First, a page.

The technical glitches represent an early setback for AT&T as it seeks to claim the cord-cutting throne. While popular services such as Netflix primarily offer on-demand content, DirecTV Now attempts to replicate a true cable-like experience on smartphones, tablets, PCs and smart TVs by providing live TV content, too.
AT&T acknowledged in a statement that the company had witnessed the streaming problems Wednesday night. "Engineers resolved the issue and we haven’t experienced it since," it said.
But despite the fix, some users still appeared to be experiencing trouble Friday morning.
It's unclear how widespread the problems are, but at least one analyst — Dan Rayburn at market research firm Frost & Sullivan — said a troubled launch could threaten the service's success.
"It feels like such a beta version of a service that's been rushed to market without really making sure that it's ready to go," he said to The Post.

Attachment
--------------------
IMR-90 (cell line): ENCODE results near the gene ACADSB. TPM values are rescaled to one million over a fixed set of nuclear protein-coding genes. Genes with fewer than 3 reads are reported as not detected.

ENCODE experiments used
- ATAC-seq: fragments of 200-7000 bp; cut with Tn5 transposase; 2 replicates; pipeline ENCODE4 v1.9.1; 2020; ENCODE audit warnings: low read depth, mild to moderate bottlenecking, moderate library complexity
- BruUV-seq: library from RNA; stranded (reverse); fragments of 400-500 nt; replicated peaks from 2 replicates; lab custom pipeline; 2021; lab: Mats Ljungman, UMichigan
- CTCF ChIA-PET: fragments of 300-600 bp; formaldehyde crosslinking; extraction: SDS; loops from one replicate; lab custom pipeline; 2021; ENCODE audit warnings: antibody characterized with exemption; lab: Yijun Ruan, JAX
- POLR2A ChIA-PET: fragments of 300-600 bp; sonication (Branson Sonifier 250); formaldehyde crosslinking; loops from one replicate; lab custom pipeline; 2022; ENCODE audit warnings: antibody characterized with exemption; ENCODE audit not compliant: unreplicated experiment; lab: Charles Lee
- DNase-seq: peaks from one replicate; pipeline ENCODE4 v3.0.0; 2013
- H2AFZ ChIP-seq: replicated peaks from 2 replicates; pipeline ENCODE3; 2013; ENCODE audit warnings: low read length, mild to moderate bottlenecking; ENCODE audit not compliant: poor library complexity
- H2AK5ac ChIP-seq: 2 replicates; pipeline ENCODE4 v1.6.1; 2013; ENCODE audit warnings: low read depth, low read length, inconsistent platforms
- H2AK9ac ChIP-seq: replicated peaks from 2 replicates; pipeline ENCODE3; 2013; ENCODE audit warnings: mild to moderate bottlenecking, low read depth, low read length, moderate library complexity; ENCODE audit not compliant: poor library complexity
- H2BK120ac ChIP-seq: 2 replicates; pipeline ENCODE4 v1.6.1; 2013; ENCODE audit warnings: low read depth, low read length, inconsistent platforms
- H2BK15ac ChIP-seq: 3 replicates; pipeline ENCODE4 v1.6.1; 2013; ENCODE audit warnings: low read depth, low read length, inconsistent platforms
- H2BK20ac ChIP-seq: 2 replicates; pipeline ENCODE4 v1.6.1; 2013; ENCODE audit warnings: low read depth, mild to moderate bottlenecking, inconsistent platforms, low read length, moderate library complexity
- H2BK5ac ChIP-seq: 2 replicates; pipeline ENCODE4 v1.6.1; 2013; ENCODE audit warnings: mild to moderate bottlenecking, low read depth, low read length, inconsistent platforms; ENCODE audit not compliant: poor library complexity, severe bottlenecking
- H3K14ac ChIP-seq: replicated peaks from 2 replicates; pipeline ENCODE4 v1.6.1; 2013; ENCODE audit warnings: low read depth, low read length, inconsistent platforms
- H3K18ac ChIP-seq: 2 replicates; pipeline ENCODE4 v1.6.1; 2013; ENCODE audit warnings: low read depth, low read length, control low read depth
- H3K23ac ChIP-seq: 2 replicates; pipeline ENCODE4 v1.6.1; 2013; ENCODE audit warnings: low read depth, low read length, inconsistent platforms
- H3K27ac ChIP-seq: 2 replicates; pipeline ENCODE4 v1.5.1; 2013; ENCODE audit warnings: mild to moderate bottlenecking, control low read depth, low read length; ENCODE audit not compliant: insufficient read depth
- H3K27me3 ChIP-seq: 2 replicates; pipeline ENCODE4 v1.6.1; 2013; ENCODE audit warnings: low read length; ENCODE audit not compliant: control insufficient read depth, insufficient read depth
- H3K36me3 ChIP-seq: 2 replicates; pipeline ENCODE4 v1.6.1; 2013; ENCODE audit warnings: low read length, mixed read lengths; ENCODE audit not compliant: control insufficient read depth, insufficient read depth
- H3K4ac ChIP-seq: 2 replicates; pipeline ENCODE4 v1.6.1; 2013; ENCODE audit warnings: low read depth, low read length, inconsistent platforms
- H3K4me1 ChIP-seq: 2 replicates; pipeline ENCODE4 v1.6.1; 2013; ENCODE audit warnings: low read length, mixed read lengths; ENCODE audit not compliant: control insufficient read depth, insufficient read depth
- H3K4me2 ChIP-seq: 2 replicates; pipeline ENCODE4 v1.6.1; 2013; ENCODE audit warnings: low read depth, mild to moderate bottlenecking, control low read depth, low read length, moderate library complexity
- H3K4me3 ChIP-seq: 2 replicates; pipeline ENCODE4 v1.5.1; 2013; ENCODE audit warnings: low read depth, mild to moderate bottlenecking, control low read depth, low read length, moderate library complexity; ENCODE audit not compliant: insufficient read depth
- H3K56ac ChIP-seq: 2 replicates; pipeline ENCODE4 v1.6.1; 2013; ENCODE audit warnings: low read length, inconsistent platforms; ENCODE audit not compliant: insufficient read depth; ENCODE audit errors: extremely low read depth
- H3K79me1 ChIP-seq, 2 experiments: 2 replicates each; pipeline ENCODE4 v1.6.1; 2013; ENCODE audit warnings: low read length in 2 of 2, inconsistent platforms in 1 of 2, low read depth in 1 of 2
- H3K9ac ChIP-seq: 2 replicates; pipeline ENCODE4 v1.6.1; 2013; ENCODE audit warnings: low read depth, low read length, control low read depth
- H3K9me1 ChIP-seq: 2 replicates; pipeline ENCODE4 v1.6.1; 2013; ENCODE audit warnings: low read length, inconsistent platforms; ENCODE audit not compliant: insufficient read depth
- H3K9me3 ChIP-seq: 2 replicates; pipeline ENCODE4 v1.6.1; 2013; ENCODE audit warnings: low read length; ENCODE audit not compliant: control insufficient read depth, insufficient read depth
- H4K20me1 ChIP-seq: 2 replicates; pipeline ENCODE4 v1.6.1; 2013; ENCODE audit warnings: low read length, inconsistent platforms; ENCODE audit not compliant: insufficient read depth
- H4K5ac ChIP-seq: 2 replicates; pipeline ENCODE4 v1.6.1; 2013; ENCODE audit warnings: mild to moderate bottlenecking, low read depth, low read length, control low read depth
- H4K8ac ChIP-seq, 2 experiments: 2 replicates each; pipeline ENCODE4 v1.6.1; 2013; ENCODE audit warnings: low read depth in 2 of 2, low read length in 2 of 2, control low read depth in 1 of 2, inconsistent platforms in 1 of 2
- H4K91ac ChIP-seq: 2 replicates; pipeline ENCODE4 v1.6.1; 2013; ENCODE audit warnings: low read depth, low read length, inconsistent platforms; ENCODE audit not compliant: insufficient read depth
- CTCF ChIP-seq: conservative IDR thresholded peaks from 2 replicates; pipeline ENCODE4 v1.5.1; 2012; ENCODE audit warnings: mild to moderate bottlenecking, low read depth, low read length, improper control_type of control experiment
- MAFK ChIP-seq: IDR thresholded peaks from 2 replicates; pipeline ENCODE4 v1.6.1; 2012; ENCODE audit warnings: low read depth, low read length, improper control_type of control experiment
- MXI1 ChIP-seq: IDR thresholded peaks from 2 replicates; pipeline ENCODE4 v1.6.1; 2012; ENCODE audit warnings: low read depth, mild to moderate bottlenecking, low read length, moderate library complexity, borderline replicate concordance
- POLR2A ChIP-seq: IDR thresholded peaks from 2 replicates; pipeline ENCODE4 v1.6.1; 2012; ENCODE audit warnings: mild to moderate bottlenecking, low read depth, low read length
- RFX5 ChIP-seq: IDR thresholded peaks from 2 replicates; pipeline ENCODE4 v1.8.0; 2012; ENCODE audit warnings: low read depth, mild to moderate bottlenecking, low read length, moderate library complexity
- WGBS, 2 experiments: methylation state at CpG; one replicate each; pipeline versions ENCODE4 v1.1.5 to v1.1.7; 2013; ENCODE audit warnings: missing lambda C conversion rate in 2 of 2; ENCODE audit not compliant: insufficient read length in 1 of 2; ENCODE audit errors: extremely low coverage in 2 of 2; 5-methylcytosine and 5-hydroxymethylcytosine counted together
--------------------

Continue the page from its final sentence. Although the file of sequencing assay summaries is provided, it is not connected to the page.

At the moment, more tweets have been posted by DirecTV Now's support account, in an effort to help struggling customers, than on DirecTV Now's main promotional account. On the company's forums, one user complained that it is currently impossible to watch a single episode of content without having to refresh the feed.
"Sling has issues, but nothing this bad," wrote Razoreb, referring to Dish Network's competing service, SlingTV, which has also been beset by technical difficulties. "Just glad I didn't pay for anything upfront.. I'll give them the 7 days to sort it out, but so far it isn't looking good.. Now I'm having problems getting on at all..."
Other users are experiencing a persistent "Error 40," which concerns a "temporary glitch in data transmission," or "Error 60," which occurs when the system detects too many simultaneous video streams happening at once.
Although AT&T recommends making sure your device is up-to-date and not jailbroken or rooted, some customers report they are still having problems nonetheless. On Thursday, AT&T reported that it had fixed an issue that was preventing some DirecTV Now customers from logging in.
Without much recourse other than to wait — and fume — customers can only hope their service gets better soon.